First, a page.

Financial innovation is to innovation as theft is to wages. For both the thief and the worker, there is certainly economic gain from their industry. It is a bit harder to see the broader social benefit from the activities of the average thief than it is find benefit from the productive efforts of the average working person.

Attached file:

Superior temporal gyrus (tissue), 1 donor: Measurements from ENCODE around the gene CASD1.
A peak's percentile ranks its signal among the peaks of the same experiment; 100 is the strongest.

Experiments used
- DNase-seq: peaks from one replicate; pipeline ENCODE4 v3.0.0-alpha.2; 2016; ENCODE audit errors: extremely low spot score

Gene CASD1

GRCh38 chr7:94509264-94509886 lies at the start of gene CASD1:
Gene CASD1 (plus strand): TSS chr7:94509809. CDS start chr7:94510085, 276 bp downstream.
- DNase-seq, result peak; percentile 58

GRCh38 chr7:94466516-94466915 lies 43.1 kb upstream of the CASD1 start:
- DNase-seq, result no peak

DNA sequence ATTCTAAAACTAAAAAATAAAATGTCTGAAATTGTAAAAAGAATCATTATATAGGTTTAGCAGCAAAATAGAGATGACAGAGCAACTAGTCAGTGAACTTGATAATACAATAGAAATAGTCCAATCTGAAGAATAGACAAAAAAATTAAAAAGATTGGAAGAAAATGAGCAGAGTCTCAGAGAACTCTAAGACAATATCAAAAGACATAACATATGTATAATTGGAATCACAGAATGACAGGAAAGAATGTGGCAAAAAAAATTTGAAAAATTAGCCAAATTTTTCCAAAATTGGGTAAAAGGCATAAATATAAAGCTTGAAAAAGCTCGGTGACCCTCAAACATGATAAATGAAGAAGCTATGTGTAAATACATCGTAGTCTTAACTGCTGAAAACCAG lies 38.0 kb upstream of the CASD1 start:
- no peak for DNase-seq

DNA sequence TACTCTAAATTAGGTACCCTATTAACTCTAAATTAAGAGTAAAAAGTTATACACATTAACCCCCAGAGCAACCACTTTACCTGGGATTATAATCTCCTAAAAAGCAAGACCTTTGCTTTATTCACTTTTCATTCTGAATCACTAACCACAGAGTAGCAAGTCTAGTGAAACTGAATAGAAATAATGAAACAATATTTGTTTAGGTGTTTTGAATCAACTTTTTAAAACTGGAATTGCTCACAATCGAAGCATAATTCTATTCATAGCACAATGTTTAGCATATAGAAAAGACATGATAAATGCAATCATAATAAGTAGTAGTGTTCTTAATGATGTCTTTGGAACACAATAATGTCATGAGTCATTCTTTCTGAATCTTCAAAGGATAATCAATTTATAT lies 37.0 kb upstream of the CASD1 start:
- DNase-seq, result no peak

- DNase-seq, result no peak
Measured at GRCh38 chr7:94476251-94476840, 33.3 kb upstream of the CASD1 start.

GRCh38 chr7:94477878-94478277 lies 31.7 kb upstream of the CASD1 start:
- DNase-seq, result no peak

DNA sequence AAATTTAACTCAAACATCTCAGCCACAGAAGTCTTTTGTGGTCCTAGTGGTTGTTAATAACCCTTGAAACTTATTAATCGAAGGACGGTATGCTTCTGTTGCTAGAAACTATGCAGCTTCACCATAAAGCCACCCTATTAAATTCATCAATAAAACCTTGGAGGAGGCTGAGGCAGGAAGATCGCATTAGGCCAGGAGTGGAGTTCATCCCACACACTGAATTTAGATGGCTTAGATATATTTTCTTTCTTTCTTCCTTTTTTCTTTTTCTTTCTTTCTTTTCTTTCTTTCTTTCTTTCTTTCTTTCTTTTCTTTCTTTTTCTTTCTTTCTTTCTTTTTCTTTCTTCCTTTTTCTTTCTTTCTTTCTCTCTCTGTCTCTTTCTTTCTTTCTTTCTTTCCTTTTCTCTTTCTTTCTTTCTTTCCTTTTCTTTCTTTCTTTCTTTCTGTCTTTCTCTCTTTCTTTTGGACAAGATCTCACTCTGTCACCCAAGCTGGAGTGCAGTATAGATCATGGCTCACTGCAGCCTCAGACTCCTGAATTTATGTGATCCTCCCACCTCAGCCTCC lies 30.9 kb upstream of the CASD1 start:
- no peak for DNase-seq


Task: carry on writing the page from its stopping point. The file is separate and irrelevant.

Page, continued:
The use of terms like 'financial engineering' to dignify gaming schemes and regulatory arbitrage with some quantitative aspects should offend both linguists and engineers. Most derivatives and swap products are simply insurance contracts for which no adequate reserving was undertaken. The fact that the regulatory regime was so weak that it was possible to do this offers no excuse for the organizations that took on the risks without appropriately underwriting and pricing them. Those organizations were, after all, private enterprises with a profit making goal. Some--AIG, in particular--even had the internal expertise to do it right. Instead, for whatever reason, they chose as their business model the casino rather than the insurance syndicate. And, even as a casino, they didn't get it right. They confused their gross with their net, and compensated the coupiers and the dealers out the gross, forgetting the need to payoff the winning customers.